Quadrix scores: Our proprietary quantitative-analysis system has proved effective at identifying stocks that outperform. Quadrix considers dozens of statistics in ranking more than 4,000 U.S.-traded stocks from 0 to 100. We generally focus our attention on stocks with Quadrix Overall scores of 80 or more, as such stocks tend to outperform lower scorers. All of the stocks on the Focus List earn Overall scores of at least 85.
Valuation: We like companies with high Quadrix Value scores and low price/earnings ratios relative to historical and industry averages. But most of all, we like stocks that look cheap relative to their growth potential. Also, most of our Focus List selections trade at a discount to their industry average P/E ratios. The three that do not — Cognizant Technology Solutions ($40; CTSH), DirecTV ($27; DTV), and Oceaneering International ($59; OII) — all seem capable of growth superior to that of most stocks in their industry.
Growth: We always consider growth as well as value. Growth of sales, profits, and cash flow are of particular interest. We aren’t looking for the fastest-growing companies, which tend to be smaller and riskier than most Forecasts recommendations. Instead, we seek companies with solid operating momentum and the ability to outperform growth expectations. Solid long-term growth potential is another big plus.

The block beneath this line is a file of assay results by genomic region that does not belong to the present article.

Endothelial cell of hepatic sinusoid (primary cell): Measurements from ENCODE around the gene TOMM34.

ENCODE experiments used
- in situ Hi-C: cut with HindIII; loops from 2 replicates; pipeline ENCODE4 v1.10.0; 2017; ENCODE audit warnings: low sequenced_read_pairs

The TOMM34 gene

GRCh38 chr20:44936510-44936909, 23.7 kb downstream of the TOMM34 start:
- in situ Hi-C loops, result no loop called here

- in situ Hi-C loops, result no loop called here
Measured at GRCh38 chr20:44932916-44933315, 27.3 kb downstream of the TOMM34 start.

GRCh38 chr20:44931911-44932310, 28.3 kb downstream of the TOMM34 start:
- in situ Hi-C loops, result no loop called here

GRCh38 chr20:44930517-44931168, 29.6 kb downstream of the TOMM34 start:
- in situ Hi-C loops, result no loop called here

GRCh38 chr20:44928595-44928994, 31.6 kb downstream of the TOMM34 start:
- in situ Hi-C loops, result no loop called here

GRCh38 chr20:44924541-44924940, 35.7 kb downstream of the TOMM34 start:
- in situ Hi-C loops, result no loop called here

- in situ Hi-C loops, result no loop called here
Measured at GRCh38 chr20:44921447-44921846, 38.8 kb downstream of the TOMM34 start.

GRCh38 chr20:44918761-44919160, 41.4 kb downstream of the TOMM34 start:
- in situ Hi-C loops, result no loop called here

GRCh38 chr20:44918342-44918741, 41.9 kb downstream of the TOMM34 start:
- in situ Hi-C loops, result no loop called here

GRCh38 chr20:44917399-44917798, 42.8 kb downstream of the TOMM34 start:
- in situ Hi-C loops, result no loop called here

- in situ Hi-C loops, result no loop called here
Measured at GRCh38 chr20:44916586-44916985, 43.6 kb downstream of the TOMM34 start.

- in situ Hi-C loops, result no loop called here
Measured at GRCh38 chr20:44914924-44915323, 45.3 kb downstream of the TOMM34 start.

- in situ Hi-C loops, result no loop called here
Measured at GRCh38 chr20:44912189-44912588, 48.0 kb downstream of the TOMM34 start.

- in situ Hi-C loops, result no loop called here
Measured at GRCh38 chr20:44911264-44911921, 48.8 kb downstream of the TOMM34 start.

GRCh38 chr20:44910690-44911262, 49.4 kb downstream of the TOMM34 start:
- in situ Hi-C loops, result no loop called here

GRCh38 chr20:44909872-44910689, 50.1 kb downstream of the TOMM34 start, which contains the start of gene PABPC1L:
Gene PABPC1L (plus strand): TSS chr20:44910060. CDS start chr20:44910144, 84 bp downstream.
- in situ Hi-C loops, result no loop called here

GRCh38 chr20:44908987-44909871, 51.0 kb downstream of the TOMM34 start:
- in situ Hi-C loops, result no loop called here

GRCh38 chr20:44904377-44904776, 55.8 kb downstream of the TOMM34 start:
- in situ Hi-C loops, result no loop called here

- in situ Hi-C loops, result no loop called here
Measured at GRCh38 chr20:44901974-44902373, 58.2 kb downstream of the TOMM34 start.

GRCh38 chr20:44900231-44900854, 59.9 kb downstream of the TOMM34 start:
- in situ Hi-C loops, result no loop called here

Intangibles: A lot of companies earn high Quadrix scores — about 800 earn Overall scores over 80, for example. Of those, a fair amount meet our growth and value standards. At that point, we turn away from the statistics and look at other ways the companies stand out from the crowd — such as Transocean’s ($88; RIG) focus on the lucrative deepwater-drilling market and Hospira’s ($45; HSP) leadership in generic biotechnology drugs. Sometimes a stock that doesn’t post eye-popping numbers has something else going for it, an unerappreciated competitive advantage.